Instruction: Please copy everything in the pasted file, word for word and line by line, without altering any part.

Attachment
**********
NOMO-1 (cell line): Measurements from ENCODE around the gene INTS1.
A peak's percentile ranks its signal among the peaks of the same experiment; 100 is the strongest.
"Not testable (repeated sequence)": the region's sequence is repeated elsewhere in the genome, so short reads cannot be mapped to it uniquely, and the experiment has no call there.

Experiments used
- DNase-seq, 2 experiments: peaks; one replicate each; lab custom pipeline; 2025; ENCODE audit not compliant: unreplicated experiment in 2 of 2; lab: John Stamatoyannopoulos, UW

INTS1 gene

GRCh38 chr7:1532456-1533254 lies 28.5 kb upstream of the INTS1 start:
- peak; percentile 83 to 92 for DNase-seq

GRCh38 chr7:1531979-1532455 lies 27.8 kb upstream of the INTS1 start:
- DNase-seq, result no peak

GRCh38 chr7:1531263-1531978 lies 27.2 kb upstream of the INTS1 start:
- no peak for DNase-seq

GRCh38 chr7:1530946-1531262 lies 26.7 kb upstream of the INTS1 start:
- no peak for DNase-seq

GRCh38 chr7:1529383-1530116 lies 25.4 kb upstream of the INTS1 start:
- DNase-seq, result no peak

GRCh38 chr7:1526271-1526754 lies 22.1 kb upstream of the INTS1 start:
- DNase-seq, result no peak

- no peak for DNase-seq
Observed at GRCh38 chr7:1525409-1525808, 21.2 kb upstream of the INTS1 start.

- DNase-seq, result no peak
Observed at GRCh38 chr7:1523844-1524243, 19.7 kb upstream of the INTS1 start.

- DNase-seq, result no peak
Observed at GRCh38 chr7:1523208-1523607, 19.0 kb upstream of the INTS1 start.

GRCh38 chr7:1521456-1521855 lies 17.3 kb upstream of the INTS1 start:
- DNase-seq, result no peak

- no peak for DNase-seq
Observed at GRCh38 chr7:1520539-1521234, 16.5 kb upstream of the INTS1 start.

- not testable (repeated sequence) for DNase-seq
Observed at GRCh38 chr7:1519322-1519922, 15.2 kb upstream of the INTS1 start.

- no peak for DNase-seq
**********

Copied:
NOMO-1 (cell line): Measurements from ENCODE around the gene INTS1.
A peak's percentile ranks its signal among the peaks of the same experiment; 100 is the strongest.
"Not testable (repeated sequence)": the region's sequence is repeated elsewhere in the genome, so short reads cannot be mapped to it uniquely, and the experiment has no call there.

Experiments used
- DNase-seq, 2 experiments: peaks; one replicate each; lab custom pipeline; 2025; ENCODE audit not compliant: unreplicated experiment in 2 of 2; lab: John Stamatoyannopoulos, UW

INTS1 gene

GRCh38 chr7:1532456-1533254 lies 28.5 kb upstream of the INTS1 start:
- peak; percentile 83 to 92 for DNase-seq

GRCh38 chr7:1531979-1532455 lies 27.8 kb upstream of the INTS1 start:
- DNase-seq, result no peak

GRCh38 chr7:1531263-1531978 lies 27.2 kb upstream of the INTS1 start:
- no peak for DNase-seq

GRCh38 chr7:1530946-1531262 lies 26.7 kb upstream of the INTS1 start:
- no peak for DNase-seq

GRCh38 chr7:1529383-1530116 lies 25.4 kb upstream of the INTS1 start:
- DNase-seq, result no peak

GRCh38 chr7:1526271-1526754 lies 22.1 kb upstream of the INTS1 start:
- DNase-seq, result no peak

- no peak for DNase-seq
Observed at GRCh38 chr7:1525409-1525808, 21.2 kb upstream of the INTS1 start.

- DNase-seq, result no peak
Observed at GRCh38 chr7:1523844-1524243, 19.7 kb upstream of the INTS1 start.

- DNase-seq, result no peak
Observed at GRCh38 chr7:1523208-1523607, 19.0 kb upstream of the INTS1 start.

GRCh38 chr7:1521456-1521855 lies 17.3 kb upstream of the INTS1 start:
- DNase-seq, result no peak

- no peak for DNase-seq
Observed at GRCh38 chr7:1520539-1521234, 16.5 kb upstream of the INTS1 start.

- not testable (repeated sequence) for DNase-seq
Observed at GRCh38 chr7:1519322-1519922, 15.2 kb upstream of the INTS1 start.

- no peak for DNase-seq